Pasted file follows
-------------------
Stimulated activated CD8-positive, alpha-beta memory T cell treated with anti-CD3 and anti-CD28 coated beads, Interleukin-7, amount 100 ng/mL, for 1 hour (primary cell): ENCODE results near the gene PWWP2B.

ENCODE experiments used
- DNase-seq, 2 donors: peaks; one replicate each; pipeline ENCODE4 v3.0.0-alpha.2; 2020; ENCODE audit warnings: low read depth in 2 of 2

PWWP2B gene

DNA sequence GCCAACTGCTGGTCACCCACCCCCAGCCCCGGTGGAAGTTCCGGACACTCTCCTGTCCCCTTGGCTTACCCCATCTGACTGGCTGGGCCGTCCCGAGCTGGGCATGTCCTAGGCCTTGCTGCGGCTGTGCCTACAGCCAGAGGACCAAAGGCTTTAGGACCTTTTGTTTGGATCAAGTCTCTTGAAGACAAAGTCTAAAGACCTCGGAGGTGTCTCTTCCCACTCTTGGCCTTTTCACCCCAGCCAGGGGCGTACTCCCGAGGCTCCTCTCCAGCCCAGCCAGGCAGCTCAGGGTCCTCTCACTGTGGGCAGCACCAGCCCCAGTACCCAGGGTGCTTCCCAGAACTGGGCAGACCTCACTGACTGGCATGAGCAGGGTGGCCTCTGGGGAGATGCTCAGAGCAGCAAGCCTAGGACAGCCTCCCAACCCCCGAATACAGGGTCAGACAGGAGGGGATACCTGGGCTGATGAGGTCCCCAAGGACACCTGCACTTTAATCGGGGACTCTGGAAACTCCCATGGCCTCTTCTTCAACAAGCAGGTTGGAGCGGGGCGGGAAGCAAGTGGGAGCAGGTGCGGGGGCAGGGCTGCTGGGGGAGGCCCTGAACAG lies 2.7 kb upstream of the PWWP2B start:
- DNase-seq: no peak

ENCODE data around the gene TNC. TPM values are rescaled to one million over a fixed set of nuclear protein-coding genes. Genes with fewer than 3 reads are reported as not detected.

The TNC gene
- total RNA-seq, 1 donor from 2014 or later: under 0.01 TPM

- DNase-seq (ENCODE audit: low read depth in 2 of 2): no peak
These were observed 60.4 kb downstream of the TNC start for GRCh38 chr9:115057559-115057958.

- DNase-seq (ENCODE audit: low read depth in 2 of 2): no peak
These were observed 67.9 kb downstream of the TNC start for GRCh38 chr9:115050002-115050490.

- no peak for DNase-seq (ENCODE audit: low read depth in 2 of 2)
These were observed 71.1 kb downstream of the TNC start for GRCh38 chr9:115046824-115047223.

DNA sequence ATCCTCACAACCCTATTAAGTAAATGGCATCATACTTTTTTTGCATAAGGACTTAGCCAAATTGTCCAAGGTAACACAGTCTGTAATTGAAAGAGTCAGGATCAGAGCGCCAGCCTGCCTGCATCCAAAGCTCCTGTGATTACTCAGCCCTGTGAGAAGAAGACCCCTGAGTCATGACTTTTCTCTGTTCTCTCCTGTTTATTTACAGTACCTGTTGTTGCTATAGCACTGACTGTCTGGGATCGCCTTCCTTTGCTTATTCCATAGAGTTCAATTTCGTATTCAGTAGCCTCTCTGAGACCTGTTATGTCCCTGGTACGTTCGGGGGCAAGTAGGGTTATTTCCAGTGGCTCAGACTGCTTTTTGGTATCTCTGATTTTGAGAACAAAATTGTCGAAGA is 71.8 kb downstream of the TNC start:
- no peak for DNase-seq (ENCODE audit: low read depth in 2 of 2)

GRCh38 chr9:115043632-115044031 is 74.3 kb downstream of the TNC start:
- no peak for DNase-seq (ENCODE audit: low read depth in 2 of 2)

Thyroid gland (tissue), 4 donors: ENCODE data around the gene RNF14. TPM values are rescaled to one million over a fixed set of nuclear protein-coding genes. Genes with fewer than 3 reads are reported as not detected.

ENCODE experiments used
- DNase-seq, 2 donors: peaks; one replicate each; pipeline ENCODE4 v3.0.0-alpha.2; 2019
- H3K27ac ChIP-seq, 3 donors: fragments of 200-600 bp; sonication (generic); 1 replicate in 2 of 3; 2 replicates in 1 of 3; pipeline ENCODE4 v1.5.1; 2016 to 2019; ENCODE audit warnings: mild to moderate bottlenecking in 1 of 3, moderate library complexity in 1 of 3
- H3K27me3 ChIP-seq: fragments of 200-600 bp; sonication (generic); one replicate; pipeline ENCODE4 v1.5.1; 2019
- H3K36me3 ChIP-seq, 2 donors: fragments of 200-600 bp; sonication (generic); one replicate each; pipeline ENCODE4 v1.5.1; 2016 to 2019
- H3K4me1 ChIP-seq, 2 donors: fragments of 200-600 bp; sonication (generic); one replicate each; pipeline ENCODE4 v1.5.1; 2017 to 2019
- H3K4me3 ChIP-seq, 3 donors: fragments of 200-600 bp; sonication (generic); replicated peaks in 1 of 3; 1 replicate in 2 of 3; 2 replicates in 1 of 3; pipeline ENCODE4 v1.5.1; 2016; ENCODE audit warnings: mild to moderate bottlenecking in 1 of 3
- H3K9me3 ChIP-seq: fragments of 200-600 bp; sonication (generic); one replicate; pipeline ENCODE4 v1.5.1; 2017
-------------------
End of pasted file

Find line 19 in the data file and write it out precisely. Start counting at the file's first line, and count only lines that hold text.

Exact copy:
- no peak for DNase-seq (ENCODE audit: low read depth in 2 of 2)